Notice how the writer has left no room for the editor to mistake where in the poem she would like the change. Moreover, by the writer adding specifics, the editor gains an understanding as to why the poet wants the change. This insight provides a solid understanding from which the editor can proceed—either by making the change or discussing the actual concern with the writer. If your editor does not understand why you want a change, even small changes become difficult and can cause delays that cost everyone time (and the publisher’s money). Be professional and specific. Remember, you are seeking professional publication, and to achieve that goal, you will be communicating with a highly-skilled professional editor. Communicate like a professional.
I recently had the strange and (in hindsight) laughable experience of rejecting a story after its initial acceptance because the fledgling writer rejected edits, insisting on profanity at a point in the story where it diminished the work. Keep in mind that the journal I was editing is a family-friendly publication. That was probably reason enough to gently tap down the language. Even so, it wasn’t my sole reason for the edit. As the editor, I felt that readers would be less likely to recognize a fundamental change occurring in a character (something hard to accomplish in a short story where every sentence is meaningful) due to the profanity. The writer pushed back while expressing a concern that I was “beholden to a Christian constituency”. Really? Is that where we are now? It felt strange to have a writer push back while injecting some latent agenda that had nothing to do with the story. This is not a good way to defend your work or win favor with your editor. When communicating with your editor, don’t make it personal, political, racial, sexist, or whatever. Don’t call into question whether your editor is editing your work for reasons that have nothing to do with the quality of the work and everything to do with her fascist allegiances to Munchkinland. Keep your rhetoric to your Facebook page. Remember, your editor is concerned with the readers of the journal or publisher you sent your work to. Keep editorial conversations professional—about the characters, storyline, and relevant elements of your work.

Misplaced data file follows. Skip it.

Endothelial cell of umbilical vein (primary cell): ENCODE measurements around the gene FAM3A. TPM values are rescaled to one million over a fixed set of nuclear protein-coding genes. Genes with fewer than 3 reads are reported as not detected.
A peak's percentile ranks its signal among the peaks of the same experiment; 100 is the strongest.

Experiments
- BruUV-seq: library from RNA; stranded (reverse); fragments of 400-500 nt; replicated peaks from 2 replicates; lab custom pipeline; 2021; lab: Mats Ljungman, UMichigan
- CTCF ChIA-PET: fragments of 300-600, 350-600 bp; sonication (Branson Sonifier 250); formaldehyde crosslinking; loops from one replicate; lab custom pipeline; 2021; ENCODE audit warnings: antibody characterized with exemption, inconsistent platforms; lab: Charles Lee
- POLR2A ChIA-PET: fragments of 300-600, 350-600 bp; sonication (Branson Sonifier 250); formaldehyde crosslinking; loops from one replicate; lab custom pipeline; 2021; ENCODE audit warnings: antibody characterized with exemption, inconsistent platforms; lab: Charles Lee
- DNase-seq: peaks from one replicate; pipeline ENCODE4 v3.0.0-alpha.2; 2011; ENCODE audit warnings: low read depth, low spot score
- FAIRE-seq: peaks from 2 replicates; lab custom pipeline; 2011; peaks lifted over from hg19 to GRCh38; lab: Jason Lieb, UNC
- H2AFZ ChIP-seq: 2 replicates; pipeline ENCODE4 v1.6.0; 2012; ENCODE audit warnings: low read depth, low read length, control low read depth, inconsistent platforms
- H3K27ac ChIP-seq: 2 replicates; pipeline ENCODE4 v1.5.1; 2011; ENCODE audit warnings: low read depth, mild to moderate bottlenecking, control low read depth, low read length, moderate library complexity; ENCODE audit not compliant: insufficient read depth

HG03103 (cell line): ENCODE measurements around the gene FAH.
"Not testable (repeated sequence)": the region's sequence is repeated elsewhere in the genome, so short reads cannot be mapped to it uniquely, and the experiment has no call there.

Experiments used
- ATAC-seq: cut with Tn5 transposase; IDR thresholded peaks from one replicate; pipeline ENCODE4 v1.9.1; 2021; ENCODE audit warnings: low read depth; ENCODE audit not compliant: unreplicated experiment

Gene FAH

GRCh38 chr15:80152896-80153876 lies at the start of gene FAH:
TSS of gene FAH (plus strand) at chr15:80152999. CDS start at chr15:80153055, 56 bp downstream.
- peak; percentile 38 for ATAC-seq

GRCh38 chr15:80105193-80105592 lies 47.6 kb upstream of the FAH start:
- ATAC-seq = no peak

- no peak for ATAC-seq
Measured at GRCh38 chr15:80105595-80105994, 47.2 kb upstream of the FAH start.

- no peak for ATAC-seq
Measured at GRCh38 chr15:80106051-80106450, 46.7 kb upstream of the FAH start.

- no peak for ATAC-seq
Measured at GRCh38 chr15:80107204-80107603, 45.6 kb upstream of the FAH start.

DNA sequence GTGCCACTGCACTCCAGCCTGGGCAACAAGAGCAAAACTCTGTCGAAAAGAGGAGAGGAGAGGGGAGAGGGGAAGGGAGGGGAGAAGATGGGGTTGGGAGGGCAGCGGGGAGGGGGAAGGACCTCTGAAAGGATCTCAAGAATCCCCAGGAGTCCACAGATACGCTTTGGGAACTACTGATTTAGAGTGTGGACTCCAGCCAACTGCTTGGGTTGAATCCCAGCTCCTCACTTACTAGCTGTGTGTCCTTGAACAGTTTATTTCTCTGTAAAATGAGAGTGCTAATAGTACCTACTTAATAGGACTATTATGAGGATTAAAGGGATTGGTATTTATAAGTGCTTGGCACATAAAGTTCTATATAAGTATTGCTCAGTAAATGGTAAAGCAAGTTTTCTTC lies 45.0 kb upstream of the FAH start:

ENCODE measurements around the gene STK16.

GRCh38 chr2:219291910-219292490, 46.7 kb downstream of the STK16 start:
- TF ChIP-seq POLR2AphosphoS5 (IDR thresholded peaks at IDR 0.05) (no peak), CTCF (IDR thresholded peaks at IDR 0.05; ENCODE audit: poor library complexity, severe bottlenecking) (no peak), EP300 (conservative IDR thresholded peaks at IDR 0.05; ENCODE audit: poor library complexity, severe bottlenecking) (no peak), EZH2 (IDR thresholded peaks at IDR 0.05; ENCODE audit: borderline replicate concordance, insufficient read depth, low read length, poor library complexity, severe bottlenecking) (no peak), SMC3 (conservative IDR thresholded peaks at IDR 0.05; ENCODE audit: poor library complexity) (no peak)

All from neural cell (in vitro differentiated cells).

For editors, it’s all about the project—supporting the writer’s interests while simultaneously enhancing quality and ultimately presenting work to readers. For everyone involved, this usually means compromise and a fair amount of thoughtful listening to each other. A decent editor is always listening carefully, and she knows when to toss out a story, even one that money has been invested in. Sometimes a story is rejected because of poor quality, and occasionally because of the demeanor of the writer. We have to work together toward a common goal, and when communication breaks down, so too does the project.
It really doesn’t matter if you are the editor or the writer, the standard of professionalism is the same. Be accurate, thoughtful, humble, and respectful. Keep the communication open and explain yourself using detailed and thoughtful language (you are a writer after all). Editors are just people. By the time your work reaches the editor, everyone is taking you very seriously. You have nothing to prove. The goal becomes a mutual endeavor, to produce the best work for the reader. Remember, the editor is on your team. Think of communication with your editor as a process you are involved in. Sometimes you have to give a little. That’s how it is with nearly every team project. Editors care about the work, and by extension, they care about you. Try to preserve that mutual feeling of goodwill and stay humble. Soon, communicating with your editor will feel like working with family. A good editor will generally honor your wishes if you would simply make yourself understood in a humble manner, with a clear and thoughtful reason for what you asked for.